Republicans maintained their nearly 30-year dominance over Texas politics in last November’s midterm elections, growing their majorities in both legislative chambers and keeping their grasp on every statewide elected office. That means Texans can expect the Legislature to continue to swing conservative on both fiscal and social matters.
Just how conservative they go will be the main question, as the battle between far-right, socially conservative Republicans and business-oriented GOP legislators, who have tried to move away from fights over social issues, continues within the party.
Democrats, who have been in the minority in both chambers of the Legislature for 20 years, will have limited tools to fend off Republican advances and will have to choose their battles wisely.
With a record-breaking budget surplus, lawmakers will be putting out their hands for funding for their pet projects across the state, and top leaders will no longer have the ready excuse of limited means. But with rising costs due to inflation, lawmakers will also have to factor in how much more they’ll have to spend in the state budget to cover infrastructure and staffing costs that keep the state running.
Texas has seen major challenges since the last time lawmakers assembled in Austin in late 2021: a school shooting at an elementary school in Uvalde, higher inflation hitting Texans in their pocketbooks, a record number of migrants attempting to cross the state’s southern border, the outlawing of abortion following a U.S. Supreme Court decision and parents who have grown increasingly agitated about what public schools are teaching their children about gender, sex and race.
With major issues at play in the Capitol, here are six things we are watching as Texas’ 88th legislative session kicks off.
How to spend the budget surplus
The biggest topic of conversation heading into today is how to spend the state’s $32.7 billion budget surplus, and everyone — including top legislative leadership — is chomping at the bit over how to use that cash.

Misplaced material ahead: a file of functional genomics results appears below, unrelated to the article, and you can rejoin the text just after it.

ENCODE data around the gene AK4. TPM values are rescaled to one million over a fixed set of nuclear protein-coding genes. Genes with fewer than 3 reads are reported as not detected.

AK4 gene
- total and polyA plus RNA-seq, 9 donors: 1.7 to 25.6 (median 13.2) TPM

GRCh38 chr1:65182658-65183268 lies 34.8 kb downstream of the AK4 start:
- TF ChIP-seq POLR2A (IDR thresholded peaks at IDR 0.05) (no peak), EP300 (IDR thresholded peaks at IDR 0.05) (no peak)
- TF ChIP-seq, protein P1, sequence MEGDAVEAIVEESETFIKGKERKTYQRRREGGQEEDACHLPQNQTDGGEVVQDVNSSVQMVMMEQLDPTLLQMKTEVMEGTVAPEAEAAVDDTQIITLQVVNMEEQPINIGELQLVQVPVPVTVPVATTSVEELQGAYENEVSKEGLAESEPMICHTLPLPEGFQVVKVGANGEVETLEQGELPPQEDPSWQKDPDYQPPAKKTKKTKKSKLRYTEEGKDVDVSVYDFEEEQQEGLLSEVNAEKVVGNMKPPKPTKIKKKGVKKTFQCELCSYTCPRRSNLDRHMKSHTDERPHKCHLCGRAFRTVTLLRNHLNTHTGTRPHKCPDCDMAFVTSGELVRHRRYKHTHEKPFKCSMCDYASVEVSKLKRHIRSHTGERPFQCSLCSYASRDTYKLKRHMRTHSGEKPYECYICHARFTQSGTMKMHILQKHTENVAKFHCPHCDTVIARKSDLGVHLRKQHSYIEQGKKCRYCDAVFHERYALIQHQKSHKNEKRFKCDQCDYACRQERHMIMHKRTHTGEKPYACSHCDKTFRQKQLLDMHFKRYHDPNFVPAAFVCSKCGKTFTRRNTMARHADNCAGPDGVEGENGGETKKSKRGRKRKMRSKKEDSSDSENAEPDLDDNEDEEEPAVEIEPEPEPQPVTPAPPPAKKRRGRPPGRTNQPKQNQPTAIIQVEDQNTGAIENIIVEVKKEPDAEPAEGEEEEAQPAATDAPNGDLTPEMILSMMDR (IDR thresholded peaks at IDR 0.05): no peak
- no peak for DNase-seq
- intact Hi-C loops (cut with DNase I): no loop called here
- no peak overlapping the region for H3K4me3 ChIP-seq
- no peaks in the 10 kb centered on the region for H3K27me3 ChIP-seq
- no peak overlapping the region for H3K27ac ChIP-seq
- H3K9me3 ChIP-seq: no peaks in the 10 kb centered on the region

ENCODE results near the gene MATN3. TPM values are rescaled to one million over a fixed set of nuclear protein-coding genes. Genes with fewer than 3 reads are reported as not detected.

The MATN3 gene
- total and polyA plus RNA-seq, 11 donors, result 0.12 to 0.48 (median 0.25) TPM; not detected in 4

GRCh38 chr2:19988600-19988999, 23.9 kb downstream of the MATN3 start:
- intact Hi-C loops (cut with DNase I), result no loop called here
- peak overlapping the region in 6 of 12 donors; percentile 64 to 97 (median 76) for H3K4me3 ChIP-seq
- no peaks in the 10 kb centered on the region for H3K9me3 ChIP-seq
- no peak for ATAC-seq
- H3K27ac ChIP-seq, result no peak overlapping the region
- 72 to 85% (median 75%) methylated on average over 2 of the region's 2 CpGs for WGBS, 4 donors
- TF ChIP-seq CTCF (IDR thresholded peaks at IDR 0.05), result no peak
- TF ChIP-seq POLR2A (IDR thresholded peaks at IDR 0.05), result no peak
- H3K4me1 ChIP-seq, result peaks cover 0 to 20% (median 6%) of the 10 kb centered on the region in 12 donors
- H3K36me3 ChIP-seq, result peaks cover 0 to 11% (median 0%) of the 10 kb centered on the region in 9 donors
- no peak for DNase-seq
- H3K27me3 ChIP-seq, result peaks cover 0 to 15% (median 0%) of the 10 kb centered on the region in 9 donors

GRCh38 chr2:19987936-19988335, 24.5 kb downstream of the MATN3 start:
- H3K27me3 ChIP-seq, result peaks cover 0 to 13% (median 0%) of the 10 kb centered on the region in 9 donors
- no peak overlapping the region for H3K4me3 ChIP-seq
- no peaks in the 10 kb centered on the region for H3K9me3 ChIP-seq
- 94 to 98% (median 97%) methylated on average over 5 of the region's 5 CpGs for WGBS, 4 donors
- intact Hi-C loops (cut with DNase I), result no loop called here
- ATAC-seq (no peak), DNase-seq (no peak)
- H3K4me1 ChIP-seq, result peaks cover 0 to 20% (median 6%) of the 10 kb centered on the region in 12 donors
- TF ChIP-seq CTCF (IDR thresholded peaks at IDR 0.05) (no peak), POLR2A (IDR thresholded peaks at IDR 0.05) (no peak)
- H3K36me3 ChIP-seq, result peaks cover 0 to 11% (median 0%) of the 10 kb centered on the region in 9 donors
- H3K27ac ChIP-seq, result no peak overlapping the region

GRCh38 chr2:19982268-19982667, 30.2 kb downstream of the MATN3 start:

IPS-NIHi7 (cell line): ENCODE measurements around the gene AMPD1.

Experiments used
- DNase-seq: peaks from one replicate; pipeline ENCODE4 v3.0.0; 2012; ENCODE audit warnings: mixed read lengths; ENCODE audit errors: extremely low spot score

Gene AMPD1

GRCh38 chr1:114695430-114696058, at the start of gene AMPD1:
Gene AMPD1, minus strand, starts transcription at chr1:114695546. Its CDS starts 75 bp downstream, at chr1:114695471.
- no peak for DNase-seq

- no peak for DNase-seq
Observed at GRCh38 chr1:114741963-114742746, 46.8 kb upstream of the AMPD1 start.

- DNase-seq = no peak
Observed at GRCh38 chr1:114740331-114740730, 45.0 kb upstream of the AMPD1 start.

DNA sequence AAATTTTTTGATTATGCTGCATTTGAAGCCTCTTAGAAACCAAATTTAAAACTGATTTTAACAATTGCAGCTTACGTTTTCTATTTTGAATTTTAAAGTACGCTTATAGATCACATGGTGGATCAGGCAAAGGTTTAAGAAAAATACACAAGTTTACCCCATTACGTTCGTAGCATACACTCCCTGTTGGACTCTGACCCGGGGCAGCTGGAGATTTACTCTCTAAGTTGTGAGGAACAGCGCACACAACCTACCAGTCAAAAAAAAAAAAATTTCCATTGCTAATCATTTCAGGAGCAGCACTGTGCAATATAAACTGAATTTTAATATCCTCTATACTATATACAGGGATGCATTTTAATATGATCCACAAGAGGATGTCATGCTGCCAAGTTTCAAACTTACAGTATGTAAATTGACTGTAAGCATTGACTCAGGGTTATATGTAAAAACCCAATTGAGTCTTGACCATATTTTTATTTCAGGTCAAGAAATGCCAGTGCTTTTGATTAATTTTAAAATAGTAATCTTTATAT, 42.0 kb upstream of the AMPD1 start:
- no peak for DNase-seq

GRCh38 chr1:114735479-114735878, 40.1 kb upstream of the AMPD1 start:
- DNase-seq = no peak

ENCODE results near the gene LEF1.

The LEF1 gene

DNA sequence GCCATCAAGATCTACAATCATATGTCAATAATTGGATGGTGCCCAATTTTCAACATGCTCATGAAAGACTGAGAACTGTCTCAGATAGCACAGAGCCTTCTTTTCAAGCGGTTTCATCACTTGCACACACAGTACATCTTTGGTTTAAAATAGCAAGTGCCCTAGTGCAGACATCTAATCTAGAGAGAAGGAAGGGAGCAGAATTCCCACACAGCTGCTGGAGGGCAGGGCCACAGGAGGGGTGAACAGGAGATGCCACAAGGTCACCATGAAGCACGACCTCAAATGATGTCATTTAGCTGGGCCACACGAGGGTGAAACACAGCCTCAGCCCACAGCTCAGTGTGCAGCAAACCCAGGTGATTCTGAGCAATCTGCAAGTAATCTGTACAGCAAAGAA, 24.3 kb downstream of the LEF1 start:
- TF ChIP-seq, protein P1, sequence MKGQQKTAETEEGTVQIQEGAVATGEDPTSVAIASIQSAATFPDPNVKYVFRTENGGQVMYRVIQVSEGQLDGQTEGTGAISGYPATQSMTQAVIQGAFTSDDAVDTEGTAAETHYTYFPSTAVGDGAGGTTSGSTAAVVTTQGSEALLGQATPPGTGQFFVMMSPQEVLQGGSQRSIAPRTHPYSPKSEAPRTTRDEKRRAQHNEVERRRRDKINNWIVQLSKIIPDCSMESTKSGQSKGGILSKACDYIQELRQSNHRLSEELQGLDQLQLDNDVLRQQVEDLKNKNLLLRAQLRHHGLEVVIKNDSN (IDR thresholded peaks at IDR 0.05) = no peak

“It’s always easiest to spend other people’s money, so everyone is going to try to get their pet projects done,” said Brian Smith, a political scientist at St. Edward’s University in Austin.
The surplus, or one-time money that was left over from the previous budget cycle, is historic in its enormousness. But not all of it is up for grabs. A share of it is reserved for highway funds, and some of it will flow into the state’s rainy day fund, also called the Economic Stabilization Fund.
Gov. Greg Abbott promised during his campaign to deliver “the largest property tax cut in the history of the state.” He said he wanted to use half of the budget surplus to deliver on that promise. But Lt. Gov. Dan Patrick, another property tax relief hawk, has introduced a note of caution, warning the Legislature could not spend half of the surplus without busting its self-imposed spending cap. (The Legislature can vote to spend beyond the cap.)
Patrick, whose railing against property taxes swept him into the Senate in 2007, has said he is committed to cutting property taxes but wants to move cautiously to ensure the state has enough money left over in its rainy day fund for emergency spending and for other state priorities.
In the House, Speaker Dade Phelan, R-Beaumont, has suggested allocating some of the surplus to one-time infrastructure spending. That plan carries the advantage of not having to reproduce that spending in the budget every two years, like with property tax relief, which is a recurring state cost.
But there are also other factors to consider. A property tax cut, for example, would more directly benefit homeowners rather than renters. And since a considerable chunk of the surplus comes from an increase in the revenue generated by sales tax, some lawmakers have raised the question about the fairness of rewarding only homeowners when that money has come from Texans across the board.